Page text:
When is the last time you clicked on a pop-up on a website? Was it to download a free compensation report? Did you sign up for a newsletter full of useful resources and information? Was it to get access to cool software? Whatever it was, chances are that you clicked a well-worded call-to-action to get it.

A call-to-action (also known as a CTA) is a targeted message designed to get a visitor/viewer/follower to engage in a very specific way with your content. This can include donating, signing up to volunteer, setting up a fundraiser, purchasing merchandise, adopting an animal, etc.

When you have a really well written CTA, they just work. You get increased engagement and traffic along with improved support and interest. When it isn’t well written, well, its just annoying.

So how do you write an amazing CTA? Here are a few things you can do to increase their engagement.


The Problem Your Visitor Needs Solving

In the for-profit world, businesses use CTA’s to sell a product. Download this software to become more productive. Sign up for our service to make your life easier. They understand the problem that the visitor has and have created a solution to that problem. They present the problem in a way that resonates with the visitor and then the solution immediately after.

So, what is the problem a potential donor faces?

The visitor has a problem with the current state of the thing they care about. Homelessness is too high in their city. Education in inner city schools is grossly underfunded. The rainforest is being destroyed by deforestation. The organization offers a solution to that problem. It supports the homeless, improves education or replants the rainforest.

What You Need To Do: Identify the visitors’ problem and then state it back to them in a concise and emotional way.

Example: Lets save the rainforest for the next generation to enjoy. We can protect it together.

Example: Homelessness doesn’t have to be a part of our community. Change a life today.

Example: Education is a right, not a privilege. Help level the playing field in our community.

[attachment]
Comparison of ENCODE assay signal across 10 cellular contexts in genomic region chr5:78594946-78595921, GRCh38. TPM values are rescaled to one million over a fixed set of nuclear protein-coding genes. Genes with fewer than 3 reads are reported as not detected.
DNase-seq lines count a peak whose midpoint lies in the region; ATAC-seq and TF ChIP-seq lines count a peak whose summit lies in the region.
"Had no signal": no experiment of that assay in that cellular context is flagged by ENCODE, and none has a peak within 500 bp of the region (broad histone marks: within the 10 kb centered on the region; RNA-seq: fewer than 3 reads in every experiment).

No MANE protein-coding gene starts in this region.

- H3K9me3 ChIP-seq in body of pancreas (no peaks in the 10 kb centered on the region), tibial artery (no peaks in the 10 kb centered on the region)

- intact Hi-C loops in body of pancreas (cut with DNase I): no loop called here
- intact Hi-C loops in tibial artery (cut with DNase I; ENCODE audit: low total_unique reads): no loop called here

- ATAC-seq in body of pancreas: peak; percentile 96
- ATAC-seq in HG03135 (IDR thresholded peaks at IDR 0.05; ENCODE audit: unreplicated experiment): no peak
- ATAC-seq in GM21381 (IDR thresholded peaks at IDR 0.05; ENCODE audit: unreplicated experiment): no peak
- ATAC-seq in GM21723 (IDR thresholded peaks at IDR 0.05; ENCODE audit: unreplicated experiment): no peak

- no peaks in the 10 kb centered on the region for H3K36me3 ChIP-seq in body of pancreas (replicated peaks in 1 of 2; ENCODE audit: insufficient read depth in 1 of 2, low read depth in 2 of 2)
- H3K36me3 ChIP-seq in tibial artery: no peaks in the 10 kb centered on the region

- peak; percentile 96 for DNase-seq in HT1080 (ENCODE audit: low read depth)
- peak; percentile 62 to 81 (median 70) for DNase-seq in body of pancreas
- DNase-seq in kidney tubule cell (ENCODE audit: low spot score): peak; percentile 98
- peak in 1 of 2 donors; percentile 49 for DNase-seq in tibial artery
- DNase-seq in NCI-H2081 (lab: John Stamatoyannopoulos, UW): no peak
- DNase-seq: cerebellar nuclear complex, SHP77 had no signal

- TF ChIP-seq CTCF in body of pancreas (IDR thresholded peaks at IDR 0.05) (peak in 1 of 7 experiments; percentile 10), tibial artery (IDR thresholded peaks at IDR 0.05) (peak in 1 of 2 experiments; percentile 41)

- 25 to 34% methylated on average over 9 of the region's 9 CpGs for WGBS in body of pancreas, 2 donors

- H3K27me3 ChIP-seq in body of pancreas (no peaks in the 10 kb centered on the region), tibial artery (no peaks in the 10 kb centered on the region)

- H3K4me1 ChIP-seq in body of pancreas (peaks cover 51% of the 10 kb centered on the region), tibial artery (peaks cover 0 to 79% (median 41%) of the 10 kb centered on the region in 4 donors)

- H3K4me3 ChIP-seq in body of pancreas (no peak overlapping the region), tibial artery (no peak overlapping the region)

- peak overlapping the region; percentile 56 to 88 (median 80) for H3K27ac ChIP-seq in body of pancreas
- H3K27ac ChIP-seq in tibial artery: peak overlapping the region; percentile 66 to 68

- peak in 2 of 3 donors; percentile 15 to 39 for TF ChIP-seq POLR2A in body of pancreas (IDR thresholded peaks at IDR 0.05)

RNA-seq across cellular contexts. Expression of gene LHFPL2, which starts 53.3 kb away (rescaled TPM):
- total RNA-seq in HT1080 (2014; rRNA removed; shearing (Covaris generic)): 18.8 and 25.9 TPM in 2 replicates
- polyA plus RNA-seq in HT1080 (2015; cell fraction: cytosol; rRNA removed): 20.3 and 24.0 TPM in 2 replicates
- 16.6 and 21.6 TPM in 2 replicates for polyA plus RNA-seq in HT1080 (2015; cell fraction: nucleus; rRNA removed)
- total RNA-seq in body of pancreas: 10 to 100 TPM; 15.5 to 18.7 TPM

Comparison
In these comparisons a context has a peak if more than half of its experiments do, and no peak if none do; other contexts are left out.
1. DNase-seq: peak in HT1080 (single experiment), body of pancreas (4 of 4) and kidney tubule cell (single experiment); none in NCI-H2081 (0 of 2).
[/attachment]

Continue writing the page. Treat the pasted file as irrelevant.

deserves a





People In Our


Need Help.


Let’s Give

“Em A Hand


Isn’t This Worth Saving?

Help Protect Our National Parks.

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The More Specific The CTA, The Better

What is so powerful about a CTA is that it tells someone exactly what to do and what they will get in return in a concise manner. There is no ambiguity. Donate, Volunteer, Buy, etc. It lets them know exactly what they need to do and how to do it.

While you can have multiple actions in one call, the best ones have only one. So, instead of saying “we are looking for cash donations, clothing donations and volunteers” in one CTA, split them into 3 different ones and target those CTAs based on information you have collected from visitors. For example, send a volunteer sign up CTA to anyone on your email list who has expressed interest in doing so. To learn more about how to identify what your visitors are interested in, take the 14 Day Donor List Challenge to learn about donor avatars.

What You Need To Do: Choose one specific thing that you want the visitor do. Then create a specific CTA that gets them to do that.


Time Is Running Out, Act Now

By putting a time-frame on the CTA, visitors not only know what to do, but also when. Using urgent words like “today” or “now” is clear and helps guide them toward action. Why wait to make a difference if you can make that impact right now?

What You Need To Do: Demonstrate urgency in the CTA. Use a word like “today” or “now” to be as clear as possible.


There’s No Risk, Nothing To Lose

The final component of a CTA is showing that there is as little risk as possible on the visitors’ end. This again requires that you know your visitors and what drives them. If you are selling something, let them know that you offer a refund in case they do not like the product. If you are asking for an online donation, let them know that their payment information is backed by a trusted and familiar service (like PayPal.) This little bit can mean the difference between a visitor completing a CTA or losing them.

Some great ways to decrease risk are:

  • Only collecting information that is necessary
  • Showing that your payment processor is secure
  • Noting that you will not send spam or sell their information if you collect email
  • Offering a refund if you are selling something

What You Need To Do: Determine how you will reduce the visitors’ risk and, if necessary, demonstrate it on the CTA.


What Next?

These four tips are important, but they are only a part of the donor stewardship process.

To learn the complete process of building a list of donors, take the 14 Day Donor List Challenge where we cover identifying your donor avatars, finding them in real life, creating content that engages them, and collecting their information. We cover CTA’s as well!

Build Your Donor List, No Matter Where You Are In The Process

Brandon Reed

Founder at Reed Community Consulting and NPO.lib

Brandon helps people help other people. He has over 10 years experience working with small and medium-sized nonprofits in two countries in many different sectors. He has worked at all levels of organization from entry-level service delivery up to the executive director and board president. This experience affords him insight for whole level management of an organization, which he transfers to his clients. In his free time, he likes to play volleyball and spend time gardening with his wife and dog.

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